Collective Motions of the C-Loops, M1, and M2 Helices(A) The time-dependence of the volumes of ACh binding pockets. Black and red curves represent type-I (α1-γ) and type-II (α2-δ) pockets, respectively.(B) The motion tendencies of C-loops, M1, and M2 reflected by the superposition of subunit α1 at the beginning (green) and after 30 ns simulation (cyan). The picture is displayed parallel to the pore axis.(C–D) The anticlockwise motions of the M1 and M2 helices. The superpositions are based on the centers of mass of the five M1 and M2 helices, respectively, and the pictures are viewed from the synaptic cleft.
© Copyright Policy
Related In: Results  -  Collection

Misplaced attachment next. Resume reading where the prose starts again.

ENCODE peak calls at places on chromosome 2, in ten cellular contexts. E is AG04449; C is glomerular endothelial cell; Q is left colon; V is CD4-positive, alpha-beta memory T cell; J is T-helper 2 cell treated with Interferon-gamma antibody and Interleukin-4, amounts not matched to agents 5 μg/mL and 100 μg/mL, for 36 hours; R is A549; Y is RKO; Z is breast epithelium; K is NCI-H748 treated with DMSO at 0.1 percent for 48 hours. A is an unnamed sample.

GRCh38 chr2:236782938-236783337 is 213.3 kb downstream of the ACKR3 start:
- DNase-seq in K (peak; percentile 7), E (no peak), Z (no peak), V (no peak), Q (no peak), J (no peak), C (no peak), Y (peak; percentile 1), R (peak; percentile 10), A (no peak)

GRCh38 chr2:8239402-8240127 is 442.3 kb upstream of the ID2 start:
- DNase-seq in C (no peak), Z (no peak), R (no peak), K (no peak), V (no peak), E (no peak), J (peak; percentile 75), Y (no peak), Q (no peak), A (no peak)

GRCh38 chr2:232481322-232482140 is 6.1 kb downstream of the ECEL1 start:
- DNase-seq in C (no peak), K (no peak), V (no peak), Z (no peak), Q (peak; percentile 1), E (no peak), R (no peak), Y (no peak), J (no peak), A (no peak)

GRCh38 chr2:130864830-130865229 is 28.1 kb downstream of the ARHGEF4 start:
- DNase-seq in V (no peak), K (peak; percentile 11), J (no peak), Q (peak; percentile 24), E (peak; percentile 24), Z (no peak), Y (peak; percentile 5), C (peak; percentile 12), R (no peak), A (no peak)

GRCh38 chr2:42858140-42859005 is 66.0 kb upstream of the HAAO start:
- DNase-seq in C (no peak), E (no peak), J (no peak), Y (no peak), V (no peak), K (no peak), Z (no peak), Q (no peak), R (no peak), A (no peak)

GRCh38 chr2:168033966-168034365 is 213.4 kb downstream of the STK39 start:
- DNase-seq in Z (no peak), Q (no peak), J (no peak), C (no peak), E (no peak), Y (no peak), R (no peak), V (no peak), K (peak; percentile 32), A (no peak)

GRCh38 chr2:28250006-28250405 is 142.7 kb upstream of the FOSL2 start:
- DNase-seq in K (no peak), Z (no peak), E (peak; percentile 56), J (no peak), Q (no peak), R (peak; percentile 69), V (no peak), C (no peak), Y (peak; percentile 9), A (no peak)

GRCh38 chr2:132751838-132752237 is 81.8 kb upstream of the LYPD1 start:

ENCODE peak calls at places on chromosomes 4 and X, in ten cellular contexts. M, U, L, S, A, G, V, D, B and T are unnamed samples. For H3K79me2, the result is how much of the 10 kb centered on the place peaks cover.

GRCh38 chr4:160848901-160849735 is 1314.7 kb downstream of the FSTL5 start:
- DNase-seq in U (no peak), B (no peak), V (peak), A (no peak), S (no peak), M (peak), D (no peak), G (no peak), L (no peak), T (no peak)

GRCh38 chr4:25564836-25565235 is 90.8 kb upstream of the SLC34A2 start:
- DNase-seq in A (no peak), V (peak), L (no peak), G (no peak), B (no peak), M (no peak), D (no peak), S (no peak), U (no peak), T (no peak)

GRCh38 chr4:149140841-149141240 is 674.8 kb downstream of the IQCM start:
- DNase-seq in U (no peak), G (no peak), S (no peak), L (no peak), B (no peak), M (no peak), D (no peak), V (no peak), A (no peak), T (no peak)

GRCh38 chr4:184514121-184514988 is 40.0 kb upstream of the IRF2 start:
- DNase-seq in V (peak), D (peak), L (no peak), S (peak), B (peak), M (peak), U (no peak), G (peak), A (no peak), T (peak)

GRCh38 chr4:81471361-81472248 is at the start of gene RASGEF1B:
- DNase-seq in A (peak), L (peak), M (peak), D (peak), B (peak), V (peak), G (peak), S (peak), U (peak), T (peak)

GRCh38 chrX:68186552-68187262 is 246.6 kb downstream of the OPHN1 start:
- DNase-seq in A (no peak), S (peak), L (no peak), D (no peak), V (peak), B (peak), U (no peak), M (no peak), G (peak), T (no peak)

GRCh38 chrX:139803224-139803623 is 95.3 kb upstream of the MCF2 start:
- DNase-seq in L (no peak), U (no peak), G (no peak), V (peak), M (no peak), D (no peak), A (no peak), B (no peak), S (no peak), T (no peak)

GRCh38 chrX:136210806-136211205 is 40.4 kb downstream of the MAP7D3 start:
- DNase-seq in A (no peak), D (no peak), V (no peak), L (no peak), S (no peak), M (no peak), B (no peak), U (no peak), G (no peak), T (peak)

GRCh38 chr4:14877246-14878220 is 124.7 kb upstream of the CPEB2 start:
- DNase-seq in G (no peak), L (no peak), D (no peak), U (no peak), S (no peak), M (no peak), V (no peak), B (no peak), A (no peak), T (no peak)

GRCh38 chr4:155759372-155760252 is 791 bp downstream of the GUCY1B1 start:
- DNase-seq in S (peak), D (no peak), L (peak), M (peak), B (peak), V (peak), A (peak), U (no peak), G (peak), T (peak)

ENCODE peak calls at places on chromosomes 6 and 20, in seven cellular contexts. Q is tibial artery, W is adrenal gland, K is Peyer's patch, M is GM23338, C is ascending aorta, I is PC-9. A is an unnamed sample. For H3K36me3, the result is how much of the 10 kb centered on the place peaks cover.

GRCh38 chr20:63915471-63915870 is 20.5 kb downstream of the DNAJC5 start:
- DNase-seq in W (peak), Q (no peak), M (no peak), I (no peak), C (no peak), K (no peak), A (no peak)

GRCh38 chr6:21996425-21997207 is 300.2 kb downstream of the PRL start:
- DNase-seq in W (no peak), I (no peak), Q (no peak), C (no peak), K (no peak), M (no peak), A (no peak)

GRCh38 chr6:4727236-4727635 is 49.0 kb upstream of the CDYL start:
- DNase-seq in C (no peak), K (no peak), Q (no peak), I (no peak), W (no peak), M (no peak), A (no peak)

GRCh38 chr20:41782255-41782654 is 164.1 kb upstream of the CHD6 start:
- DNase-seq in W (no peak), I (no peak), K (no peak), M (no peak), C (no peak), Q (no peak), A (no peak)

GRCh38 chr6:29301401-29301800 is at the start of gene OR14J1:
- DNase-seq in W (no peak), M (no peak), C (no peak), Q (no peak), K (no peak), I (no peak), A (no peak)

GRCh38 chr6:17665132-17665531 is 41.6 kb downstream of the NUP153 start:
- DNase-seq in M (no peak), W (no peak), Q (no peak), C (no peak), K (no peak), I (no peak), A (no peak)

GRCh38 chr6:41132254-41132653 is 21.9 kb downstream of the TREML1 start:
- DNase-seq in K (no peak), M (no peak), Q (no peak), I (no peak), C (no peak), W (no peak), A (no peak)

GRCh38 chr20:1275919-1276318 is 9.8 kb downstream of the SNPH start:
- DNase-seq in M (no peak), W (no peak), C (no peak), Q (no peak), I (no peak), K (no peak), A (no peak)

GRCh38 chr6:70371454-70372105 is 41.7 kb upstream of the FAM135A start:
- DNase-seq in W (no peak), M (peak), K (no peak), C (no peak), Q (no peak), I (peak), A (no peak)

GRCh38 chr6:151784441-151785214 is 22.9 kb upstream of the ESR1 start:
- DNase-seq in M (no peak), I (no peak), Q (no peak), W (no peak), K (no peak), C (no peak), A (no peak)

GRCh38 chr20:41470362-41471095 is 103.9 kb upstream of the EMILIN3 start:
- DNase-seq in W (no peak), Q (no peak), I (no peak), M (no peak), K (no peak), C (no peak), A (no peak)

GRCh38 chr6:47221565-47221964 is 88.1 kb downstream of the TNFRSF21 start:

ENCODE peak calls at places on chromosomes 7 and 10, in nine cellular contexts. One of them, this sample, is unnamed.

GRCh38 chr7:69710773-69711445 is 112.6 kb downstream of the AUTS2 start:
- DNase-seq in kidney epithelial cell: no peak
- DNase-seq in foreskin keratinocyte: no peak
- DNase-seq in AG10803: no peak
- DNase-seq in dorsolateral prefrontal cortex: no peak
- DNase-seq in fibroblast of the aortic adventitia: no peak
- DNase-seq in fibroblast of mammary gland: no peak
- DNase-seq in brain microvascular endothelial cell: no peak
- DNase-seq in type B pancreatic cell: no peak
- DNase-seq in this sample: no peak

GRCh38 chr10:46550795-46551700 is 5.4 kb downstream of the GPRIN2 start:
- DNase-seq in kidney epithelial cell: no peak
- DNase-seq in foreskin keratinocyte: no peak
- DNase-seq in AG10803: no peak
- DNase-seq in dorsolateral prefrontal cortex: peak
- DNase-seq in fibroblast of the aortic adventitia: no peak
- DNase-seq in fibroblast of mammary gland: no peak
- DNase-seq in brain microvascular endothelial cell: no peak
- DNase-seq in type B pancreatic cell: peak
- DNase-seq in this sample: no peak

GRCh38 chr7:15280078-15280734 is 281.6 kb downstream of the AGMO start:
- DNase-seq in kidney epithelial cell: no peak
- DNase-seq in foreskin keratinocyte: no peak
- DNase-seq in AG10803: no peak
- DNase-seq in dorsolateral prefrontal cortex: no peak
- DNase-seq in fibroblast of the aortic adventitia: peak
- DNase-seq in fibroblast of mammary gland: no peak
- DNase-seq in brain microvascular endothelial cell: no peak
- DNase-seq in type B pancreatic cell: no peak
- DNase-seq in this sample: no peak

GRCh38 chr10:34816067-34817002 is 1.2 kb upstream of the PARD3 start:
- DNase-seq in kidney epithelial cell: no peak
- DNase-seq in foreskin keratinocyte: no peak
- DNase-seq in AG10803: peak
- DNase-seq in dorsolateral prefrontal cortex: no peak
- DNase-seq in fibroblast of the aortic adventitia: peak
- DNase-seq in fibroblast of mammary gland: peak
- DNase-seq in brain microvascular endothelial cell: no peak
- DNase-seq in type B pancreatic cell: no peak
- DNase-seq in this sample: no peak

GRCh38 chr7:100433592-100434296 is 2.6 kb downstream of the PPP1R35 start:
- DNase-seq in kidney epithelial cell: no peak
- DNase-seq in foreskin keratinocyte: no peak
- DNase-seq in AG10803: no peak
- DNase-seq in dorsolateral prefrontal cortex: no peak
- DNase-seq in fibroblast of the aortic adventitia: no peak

Show All Figures
getmorefigures.php?uid=PMC2211534&req=5

pcbi-0040019-g002: Collective Motions of the C-Loops, M1, and M2 Helices(A) The time-dependence of the volumes of ACh binding pockets. Black and red curves represent type-I (α1-γ) and type-II (α2-δ) pockets, respectively.(B) The motion tendencies of C-loops, M1, and M2 reflected by the superposition of subunit α1 at the beginning (green) and after 30 ns simulation (cyan). The picture is displayed parallel to the pore axis.(C–D) The anticlockwise motions of the M1 and M2 helices. The superpositions are based on the centers of mass of the five M1 and M2 helices, respectively, and the pictures are viewed from the synaptic cleft.